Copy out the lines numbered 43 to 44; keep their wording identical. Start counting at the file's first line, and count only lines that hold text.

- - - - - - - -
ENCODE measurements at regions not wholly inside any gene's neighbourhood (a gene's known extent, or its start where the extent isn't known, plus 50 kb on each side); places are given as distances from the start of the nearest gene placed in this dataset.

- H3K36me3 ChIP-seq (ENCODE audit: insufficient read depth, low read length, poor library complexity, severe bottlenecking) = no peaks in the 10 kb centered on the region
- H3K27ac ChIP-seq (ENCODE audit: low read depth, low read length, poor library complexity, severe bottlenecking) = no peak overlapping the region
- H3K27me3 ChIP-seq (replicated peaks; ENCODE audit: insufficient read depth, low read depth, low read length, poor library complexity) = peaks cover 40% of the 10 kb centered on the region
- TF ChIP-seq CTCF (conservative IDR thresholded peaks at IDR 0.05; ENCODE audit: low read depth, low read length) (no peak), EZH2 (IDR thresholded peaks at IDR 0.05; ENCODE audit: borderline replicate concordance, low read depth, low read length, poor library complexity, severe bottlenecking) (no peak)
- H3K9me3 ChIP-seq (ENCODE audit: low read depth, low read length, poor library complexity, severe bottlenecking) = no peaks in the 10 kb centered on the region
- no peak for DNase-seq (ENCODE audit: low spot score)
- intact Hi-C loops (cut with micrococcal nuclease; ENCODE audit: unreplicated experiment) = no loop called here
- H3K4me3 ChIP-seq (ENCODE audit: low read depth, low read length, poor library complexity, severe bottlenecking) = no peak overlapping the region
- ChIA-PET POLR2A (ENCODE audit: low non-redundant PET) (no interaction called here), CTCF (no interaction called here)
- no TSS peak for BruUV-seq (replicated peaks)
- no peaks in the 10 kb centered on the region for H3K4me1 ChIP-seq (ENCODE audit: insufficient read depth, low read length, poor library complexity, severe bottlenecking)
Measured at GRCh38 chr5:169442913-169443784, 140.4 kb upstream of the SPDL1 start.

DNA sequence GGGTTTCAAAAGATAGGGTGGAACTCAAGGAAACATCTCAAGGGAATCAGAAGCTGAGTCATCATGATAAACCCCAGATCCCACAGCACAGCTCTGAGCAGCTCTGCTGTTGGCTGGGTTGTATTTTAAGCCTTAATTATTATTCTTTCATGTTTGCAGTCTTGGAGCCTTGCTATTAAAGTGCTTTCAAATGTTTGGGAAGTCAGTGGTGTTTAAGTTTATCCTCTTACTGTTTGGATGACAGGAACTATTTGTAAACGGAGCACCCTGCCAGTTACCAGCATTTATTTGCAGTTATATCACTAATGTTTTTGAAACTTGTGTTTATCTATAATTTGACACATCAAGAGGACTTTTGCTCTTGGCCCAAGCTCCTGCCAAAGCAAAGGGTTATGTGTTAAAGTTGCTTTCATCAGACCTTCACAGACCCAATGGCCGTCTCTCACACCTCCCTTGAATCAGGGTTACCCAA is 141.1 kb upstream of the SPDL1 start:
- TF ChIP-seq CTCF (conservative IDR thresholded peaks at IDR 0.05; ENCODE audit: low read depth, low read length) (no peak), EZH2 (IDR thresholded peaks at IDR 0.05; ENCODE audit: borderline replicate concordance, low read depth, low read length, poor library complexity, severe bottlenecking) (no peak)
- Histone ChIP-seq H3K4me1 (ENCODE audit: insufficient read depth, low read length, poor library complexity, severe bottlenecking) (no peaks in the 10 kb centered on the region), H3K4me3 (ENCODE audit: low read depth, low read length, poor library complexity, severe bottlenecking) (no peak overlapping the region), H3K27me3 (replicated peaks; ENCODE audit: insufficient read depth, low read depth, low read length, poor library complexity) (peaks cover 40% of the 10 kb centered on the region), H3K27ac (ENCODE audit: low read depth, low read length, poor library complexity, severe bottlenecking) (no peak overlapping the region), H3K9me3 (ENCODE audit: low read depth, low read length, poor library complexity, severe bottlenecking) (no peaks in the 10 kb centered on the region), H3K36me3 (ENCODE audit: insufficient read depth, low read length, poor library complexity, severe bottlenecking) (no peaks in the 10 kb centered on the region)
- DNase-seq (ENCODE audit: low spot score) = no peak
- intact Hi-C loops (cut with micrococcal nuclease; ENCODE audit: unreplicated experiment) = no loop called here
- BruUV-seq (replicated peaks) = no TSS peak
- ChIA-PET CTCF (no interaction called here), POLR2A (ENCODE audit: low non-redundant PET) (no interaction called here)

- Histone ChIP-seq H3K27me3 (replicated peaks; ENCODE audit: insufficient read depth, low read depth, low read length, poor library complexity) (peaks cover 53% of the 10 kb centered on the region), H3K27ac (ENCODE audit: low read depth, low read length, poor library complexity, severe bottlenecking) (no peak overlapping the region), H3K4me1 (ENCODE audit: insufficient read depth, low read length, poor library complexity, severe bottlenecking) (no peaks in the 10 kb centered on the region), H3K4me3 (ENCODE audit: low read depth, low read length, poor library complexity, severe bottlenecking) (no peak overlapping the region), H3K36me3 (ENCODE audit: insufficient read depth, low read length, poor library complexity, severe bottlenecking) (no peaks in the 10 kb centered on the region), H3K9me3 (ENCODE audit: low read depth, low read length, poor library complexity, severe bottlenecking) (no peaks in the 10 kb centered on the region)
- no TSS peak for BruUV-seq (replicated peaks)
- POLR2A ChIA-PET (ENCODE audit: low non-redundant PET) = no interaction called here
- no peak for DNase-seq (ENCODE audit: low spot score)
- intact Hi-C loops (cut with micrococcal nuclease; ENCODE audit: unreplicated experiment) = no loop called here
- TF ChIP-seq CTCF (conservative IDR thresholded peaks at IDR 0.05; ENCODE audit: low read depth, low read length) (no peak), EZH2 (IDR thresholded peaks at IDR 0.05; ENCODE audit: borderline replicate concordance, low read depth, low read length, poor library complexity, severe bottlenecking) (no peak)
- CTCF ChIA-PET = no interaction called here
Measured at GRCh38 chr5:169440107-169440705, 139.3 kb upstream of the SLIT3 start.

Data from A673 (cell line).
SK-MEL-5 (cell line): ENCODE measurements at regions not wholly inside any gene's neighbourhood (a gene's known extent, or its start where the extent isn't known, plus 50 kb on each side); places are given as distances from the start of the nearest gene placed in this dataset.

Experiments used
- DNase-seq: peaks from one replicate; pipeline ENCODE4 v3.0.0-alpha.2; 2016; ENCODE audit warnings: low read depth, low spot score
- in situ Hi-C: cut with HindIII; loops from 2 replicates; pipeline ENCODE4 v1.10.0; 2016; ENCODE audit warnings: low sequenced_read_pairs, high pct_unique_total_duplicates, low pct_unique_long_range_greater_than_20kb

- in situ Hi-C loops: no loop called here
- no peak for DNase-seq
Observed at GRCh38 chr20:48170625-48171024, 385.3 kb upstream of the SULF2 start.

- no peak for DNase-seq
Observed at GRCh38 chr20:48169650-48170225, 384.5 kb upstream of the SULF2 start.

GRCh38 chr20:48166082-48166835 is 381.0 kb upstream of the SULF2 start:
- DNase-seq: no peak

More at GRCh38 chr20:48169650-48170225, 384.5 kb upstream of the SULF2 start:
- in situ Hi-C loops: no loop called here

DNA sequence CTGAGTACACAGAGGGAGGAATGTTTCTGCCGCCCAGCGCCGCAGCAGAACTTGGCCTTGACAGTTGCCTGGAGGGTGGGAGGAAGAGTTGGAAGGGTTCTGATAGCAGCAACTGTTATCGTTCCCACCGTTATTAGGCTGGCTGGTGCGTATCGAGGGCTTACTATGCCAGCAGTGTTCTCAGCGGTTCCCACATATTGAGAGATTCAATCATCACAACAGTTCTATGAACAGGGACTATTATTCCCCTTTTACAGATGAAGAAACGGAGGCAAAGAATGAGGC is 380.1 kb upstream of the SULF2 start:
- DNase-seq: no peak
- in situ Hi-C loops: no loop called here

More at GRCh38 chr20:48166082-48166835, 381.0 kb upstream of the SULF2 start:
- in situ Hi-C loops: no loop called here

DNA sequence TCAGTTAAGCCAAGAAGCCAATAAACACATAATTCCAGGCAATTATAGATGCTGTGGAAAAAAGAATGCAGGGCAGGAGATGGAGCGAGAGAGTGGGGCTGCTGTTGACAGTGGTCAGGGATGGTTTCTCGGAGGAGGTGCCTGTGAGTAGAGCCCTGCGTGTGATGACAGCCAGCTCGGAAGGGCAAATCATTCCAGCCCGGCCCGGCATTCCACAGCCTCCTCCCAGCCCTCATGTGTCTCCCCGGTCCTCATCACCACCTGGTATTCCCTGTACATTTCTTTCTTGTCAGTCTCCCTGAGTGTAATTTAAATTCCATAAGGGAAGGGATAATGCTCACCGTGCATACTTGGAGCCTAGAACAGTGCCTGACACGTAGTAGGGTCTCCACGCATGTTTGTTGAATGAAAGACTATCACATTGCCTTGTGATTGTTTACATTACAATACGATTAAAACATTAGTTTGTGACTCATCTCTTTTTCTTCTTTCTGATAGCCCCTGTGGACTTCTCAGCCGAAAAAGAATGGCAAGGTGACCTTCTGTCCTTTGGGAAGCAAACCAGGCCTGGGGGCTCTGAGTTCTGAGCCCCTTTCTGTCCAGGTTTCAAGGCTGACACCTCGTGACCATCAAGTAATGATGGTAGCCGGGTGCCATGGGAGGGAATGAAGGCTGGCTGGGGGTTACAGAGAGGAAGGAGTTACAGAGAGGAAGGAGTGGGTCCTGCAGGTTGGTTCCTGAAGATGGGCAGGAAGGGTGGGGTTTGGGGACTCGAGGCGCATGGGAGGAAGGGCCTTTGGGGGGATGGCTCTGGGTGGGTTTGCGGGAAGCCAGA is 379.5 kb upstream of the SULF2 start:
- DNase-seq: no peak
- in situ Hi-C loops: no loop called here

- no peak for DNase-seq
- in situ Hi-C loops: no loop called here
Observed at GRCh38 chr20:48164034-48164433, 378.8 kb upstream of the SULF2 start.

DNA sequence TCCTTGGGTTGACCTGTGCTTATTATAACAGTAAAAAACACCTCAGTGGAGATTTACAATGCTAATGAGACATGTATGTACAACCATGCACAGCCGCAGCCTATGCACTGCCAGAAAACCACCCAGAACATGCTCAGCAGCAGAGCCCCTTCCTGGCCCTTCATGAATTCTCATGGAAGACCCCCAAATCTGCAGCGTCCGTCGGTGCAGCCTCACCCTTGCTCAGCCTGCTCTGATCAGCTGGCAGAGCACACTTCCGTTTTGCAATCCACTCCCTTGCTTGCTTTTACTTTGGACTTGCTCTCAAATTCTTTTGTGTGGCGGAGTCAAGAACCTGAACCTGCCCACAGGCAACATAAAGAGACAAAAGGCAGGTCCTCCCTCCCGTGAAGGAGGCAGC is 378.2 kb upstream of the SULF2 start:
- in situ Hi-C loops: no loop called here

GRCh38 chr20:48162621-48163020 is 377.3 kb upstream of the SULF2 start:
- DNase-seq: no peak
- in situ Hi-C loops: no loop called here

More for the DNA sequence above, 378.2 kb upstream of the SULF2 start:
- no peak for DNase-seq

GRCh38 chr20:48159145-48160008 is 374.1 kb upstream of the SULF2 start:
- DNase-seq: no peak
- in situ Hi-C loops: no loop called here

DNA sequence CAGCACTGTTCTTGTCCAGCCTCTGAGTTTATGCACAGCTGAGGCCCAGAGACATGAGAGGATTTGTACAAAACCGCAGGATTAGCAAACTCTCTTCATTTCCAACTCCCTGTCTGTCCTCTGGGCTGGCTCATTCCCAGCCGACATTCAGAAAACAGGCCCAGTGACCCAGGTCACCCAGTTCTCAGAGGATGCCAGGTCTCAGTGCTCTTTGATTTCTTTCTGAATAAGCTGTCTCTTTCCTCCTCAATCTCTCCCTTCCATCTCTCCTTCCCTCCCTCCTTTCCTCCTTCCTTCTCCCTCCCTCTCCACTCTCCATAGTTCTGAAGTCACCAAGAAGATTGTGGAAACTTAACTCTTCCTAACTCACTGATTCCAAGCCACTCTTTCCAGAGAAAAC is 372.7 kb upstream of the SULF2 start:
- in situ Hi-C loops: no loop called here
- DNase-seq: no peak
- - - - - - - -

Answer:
DNA sequence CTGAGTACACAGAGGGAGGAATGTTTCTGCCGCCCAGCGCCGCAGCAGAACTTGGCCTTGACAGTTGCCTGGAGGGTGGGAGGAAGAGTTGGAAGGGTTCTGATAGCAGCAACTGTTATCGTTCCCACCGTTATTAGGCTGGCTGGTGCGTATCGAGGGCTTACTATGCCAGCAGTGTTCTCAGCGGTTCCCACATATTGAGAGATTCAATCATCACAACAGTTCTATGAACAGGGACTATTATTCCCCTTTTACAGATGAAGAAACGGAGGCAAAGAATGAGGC is 380.1 kb upstream of the SULF2 start:
- DNase-seq: no peak